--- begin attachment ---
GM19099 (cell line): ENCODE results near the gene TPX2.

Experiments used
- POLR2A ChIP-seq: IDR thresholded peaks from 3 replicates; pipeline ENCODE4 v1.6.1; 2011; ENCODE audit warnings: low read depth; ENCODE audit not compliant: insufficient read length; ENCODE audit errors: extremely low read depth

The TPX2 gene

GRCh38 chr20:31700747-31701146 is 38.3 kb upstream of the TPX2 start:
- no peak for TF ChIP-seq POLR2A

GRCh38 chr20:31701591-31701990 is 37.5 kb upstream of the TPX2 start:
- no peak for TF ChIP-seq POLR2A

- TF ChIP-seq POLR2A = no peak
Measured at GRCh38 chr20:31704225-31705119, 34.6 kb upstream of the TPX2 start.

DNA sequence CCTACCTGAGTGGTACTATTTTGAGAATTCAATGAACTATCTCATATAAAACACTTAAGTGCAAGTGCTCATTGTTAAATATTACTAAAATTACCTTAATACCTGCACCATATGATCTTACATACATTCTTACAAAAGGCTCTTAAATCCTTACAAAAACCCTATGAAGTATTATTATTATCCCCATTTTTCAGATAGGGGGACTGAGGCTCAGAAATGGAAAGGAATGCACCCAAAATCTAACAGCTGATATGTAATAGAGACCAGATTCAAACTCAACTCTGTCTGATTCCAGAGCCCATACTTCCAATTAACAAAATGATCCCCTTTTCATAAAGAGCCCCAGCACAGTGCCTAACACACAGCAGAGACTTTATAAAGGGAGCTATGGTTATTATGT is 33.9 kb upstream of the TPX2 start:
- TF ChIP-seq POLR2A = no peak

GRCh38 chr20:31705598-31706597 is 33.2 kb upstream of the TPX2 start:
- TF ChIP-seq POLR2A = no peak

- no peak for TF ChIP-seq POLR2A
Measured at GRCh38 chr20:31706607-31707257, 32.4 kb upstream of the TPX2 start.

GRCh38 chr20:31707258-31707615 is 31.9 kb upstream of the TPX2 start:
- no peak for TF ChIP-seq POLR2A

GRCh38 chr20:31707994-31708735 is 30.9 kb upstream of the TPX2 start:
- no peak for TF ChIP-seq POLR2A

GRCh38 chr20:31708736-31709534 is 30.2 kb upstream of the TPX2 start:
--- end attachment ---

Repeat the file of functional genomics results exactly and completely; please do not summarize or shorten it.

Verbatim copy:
GM19099 (cell line): ENCODE results near the gene TPX2.

Experiments used
- POLR2A ChIP-seq: IDR thresholded peaks from 3 replicates; pipeline ENCODE4 v1.6.1; 2011; ENCODE audit warnings: low read depth; ENCODE audit not compliant: insufficient read length; ENCODE audit errors: extremely low read depth

The TPX2 gene

GRCh38 chr20:31700747-31701146 is 38.3 kb upstream of the TPX2 start:
- no peak for TF ChIP-seq POLR2A

GRCh38 chr20:31701591-31701990 is 37.5 kb upstream of the TPX2 start:
- no peak for TF ChIP-seq POLR2A

- TF ChIP-seq POLR2A = no peak
Measured at GRCh38 chr20:31704225-31705119, 34.6 kb upstream of the TPX2 start.

DNA sequence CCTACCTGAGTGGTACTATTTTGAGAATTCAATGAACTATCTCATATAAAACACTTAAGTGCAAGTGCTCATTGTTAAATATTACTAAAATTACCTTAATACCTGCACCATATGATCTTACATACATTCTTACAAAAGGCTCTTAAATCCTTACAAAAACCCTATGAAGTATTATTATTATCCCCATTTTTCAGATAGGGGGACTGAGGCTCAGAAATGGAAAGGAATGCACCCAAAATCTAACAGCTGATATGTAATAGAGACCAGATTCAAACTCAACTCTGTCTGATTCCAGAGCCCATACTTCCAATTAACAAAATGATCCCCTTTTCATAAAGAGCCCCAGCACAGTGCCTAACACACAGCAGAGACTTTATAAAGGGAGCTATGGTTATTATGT is 33.9 kb upstream of the TPX2 start:
- TF ChIP-seq POLR2A = no peak

GRCh38 chr20:31705598-31706597 is 33.2 kb upstream of the TPX2 start:
- TF ChIP-seq POLR2A = no peak

- no peak for TF ChIP-seq POLR2A
Measured at GRCh38 chr20:31706607-31707257, 32.4 kb upstream of the TPX2 start.

GRCh38 chr20:31707258-31707615 is 31.9 kb upstream of the TPX2 start:
- no peak for TF ChIP-seq POLR2A

GRCh38 chr20:31707994-31708735 is 30.9 kb upstream of the TPX2 start:
- no peak for TF ChIP-seq POLR2A

GRCh38 chr20:31708736-31709534 is 30.2 kb upstream of the TPX2 start: